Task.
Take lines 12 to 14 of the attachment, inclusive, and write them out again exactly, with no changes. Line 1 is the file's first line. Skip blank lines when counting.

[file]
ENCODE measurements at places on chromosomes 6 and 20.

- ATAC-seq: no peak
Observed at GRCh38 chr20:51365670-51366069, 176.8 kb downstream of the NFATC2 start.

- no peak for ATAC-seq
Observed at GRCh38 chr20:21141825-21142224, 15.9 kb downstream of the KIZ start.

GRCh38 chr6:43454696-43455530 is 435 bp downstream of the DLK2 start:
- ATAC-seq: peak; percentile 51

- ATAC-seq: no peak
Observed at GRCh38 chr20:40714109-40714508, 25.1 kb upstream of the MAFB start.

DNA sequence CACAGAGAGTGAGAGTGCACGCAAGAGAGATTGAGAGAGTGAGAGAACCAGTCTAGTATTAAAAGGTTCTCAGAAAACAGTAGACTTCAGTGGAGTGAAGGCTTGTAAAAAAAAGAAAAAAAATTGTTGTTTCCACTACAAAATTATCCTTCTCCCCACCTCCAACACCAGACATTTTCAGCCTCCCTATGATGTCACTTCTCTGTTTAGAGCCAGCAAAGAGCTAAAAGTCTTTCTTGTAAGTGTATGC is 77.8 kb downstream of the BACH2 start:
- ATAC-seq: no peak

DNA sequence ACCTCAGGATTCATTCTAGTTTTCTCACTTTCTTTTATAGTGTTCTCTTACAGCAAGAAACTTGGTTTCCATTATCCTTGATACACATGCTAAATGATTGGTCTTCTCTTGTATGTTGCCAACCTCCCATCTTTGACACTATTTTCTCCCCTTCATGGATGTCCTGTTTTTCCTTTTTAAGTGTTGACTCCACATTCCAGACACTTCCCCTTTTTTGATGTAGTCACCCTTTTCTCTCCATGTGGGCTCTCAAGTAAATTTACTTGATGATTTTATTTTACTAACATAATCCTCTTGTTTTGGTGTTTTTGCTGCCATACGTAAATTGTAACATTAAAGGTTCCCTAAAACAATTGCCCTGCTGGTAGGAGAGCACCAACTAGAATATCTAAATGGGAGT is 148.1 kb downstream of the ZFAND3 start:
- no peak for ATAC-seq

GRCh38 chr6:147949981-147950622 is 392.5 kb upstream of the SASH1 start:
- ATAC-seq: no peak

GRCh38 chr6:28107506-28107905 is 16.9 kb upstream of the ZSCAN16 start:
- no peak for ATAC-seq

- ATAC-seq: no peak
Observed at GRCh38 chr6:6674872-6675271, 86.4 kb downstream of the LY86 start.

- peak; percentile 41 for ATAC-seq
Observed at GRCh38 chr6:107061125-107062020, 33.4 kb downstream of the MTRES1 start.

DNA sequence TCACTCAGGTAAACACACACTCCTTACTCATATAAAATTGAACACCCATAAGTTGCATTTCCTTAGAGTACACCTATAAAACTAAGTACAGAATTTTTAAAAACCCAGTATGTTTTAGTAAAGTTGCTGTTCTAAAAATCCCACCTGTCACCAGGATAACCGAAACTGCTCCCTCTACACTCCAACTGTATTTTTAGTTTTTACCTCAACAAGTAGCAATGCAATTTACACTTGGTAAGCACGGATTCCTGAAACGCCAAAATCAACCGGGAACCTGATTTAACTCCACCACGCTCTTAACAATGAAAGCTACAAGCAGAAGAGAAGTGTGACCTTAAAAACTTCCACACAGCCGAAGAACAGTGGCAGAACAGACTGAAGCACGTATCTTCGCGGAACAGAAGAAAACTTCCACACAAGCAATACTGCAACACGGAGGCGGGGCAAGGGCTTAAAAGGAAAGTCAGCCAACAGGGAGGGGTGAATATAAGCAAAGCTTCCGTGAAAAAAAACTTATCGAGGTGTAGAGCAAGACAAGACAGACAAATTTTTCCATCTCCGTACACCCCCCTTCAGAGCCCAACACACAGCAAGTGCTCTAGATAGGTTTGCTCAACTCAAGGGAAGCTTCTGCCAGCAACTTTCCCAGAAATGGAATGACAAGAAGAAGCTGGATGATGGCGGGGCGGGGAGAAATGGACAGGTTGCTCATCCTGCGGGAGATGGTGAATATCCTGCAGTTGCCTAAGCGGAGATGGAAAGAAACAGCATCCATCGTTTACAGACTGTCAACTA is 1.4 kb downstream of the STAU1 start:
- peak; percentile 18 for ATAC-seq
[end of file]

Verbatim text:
DNA sequence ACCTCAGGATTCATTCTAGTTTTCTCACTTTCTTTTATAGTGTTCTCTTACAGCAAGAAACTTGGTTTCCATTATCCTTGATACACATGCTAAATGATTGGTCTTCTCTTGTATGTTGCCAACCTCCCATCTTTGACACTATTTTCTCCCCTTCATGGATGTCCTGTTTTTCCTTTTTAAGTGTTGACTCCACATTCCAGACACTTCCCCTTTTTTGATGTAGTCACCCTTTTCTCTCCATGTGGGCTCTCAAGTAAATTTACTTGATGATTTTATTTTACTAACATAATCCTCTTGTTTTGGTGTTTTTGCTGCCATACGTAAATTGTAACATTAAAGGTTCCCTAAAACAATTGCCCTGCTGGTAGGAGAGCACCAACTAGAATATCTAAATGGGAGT is 148.1 kb downstream of the ZFAND3 start:
- no peak for ATAC-seq

GRCh38 chr6:147949981-147950622 is 392.5 kb upstream of the SASH1 start: